Indeed, by now, you should understand that the ionic strength of a solution is the concentration of ions in that solution. It can be found from the ionic strength equation.
Now comes the matter of how to calculate the ionic strength of a solution?
The two most important things you need are the concentration of ions and their charge numbers. Then it would be best if you used the ionic strength formula mentioned above:
 Calculate the power of the charge numbers.
 Multiply the squared charge numbers by the ionic concentration.
 Add up all the products of the ionic concentration and charge numbers.
 Divide the sum value by 2.
 The result is the ionic strength of the solution as mol/kg of solute or mol/L of solution.
If you're having trouble with finding the name of your ionic compound, our chemical name calculator will help you.
Ionic strength calculation example
The ionic strength of a solution is an important property and is studied for various reasons. For a greater understanding, let's look at an ionic strength calculation example and a few other things that are important to know about the ionic strength of a solution:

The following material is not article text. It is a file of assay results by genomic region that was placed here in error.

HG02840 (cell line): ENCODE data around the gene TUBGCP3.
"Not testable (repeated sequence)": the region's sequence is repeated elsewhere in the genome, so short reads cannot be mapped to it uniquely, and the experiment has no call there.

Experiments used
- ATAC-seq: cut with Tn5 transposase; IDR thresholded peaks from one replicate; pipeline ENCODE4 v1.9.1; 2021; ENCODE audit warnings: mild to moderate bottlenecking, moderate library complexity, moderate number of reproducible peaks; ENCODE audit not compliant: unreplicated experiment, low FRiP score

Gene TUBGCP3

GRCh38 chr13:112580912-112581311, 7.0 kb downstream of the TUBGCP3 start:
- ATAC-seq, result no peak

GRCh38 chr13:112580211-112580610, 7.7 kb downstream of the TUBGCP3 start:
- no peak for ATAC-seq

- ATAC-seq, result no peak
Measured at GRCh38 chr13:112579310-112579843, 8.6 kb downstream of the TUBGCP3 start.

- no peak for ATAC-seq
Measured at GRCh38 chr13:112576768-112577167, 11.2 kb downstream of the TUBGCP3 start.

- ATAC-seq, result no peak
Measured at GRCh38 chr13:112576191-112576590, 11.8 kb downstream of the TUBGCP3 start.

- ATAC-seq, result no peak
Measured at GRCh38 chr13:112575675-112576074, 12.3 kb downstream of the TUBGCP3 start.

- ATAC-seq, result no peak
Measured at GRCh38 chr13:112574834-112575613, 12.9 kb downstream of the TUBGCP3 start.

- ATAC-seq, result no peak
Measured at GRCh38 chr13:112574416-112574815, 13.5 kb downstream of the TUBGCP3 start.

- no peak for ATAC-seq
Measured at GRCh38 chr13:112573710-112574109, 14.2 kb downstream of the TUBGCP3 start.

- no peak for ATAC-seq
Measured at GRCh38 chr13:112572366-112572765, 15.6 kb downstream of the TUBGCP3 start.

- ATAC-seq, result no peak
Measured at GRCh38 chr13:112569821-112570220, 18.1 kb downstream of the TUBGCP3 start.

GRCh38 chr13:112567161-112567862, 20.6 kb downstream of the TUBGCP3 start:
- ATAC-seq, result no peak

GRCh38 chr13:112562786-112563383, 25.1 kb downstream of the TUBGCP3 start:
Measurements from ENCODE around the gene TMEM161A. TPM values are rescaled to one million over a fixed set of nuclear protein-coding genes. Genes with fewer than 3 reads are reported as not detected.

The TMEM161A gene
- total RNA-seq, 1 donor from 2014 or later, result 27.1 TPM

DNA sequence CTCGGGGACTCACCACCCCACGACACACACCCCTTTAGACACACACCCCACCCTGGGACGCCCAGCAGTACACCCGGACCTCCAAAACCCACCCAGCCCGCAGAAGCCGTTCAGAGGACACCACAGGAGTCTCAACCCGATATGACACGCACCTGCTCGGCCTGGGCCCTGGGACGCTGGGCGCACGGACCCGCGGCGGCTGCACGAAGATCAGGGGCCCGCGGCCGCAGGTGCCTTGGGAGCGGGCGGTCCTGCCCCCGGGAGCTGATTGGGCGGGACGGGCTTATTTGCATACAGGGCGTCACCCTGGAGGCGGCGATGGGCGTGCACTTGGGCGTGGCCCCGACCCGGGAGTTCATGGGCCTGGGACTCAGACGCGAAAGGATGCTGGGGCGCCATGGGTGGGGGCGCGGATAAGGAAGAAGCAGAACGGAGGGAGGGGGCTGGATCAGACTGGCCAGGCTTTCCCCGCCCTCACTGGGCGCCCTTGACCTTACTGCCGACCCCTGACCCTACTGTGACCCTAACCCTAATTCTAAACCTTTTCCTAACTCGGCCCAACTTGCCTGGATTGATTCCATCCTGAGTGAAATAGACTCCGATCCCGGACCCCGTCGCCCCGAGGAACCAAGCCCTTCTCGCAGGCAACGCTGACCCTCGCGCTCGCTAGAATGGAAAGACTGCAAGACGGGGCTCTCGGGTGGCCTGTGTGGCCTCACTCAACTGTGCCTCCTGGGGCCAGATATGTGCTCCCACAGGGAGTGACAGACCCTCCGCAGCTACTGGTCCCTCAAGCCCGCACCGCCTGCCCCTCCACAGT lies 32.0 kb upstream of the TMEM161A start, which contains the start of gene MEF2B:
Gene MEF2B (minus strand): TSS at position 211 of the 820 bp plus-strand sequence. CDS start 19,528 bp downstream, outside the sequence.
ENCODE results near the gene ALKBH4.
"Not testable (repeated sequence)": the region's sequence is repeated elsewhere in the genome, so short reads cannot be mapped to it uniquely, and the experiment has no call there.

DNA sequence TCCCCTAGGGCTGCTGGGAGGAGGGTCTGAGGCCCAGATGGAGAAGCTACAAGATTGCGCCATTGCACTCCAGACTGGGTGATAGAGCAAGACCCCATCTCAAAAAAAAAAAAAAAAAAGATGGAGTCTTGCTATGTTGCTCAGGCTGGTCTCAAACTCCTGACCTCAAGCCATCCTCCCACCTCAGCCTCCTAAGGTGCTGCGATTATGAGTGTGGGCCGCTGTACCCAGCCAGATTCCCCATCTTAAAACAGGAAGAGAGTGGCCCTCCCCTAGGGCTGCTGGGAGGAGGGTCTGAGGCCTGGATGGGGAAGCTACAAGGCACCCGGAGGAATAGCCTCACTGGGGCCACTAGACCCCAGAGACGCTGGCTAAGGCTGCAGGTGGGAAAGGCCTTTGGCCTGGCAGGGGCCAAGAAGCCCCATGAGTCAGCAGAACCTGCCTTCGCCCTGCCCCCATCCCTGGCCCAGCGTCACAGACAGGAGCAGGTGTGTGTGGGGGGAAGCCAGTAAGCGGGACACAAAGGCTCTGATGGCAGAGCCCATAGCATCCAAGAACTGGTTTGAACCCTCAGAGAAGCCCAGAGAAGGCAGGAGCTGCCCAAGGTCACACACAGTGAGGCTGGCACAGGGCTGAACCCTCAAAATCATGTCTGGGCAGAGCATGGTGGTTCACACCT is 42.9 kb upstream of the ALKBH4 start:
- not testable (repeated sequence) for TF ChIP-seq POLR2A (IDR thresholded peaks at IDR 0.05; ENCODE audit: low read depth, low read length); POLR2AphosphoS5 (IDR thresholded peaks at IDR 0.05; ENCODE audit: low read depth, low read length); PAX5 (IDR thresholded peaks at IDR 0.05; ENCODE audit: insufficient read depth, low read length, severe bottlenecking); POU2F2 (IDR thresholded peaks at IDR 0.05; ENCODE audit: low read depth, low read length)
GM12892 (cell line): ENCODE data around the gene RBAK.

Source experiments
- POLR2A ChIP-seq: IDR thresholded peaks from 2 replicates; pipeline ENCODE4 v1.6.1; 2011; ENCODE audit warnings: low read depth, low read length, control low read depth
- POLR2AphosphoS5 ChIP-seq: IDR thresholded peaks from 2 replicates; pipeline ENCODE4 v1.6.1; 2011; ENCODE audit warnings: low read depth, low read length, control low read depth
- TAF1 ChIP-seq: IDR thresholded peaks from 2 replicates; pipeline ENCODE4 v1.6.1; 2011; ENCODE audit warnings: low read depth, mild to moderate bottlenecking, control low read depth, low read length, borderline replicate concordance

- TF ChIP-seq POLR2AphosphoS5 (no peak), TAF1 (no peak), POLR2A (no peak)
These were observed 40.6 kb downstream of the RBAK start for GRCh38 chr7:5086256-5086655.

Calculate ionic strength from molarity
In a circumstance where you do not have the concentration of ions, but instead you have the molarity or molality, you need to multiply the number of each particular atom in the molecule by the molarity or molality. This will give you the ionic concentration.
For instance, you have a 0.02 molar ZnCl_{2} solution. There is one zinc atom and two chlorine atoms in this situation.
The ionic concentrations will be:
c_{i}(Zn) = 0.02 * 1 = 0.02 mol/L
c_{i}(Cl) = 0.02 * 2 = 0.04 mol/L
 Ionic strength calculation example
Let's calculate the ionic strength of a 1 molar, ZnCl_{2}, and Na_{2}SO_{4} solution.
First, you will have to calculate the concentrations of the ions using the value of molarity and, as mentioned above, the formula of c_{i}.
c_{i}(element) = molarity/molality * species quantity
c_{i}(Zn) = 1 * 1 = 1 mol/L
c_{i}(Cl) = 1 * 2 = 2 mol/L
c_{i}(Na) = 1 * 2 = 2 mol/L
c_{i}(SO_{4}) = 2 * 1 = 2 mol/L
Next, verify the charge of ions:
z_{i}(Zn) = +2
z_{i}(Cl) = 1
z_{i}(Na^{+}) = +1
z_{i}(SO_{4}^{}) = 2
Place all the values into the formula:
I = 1/2 * ∑ (c_{i} * z_{i}^{2})
I = 1/2 * ∑ [1 * (+2)^{2} + 2 * (1)^{2}] + [2 * (+1)^{2} + 1 * (2)^{2}]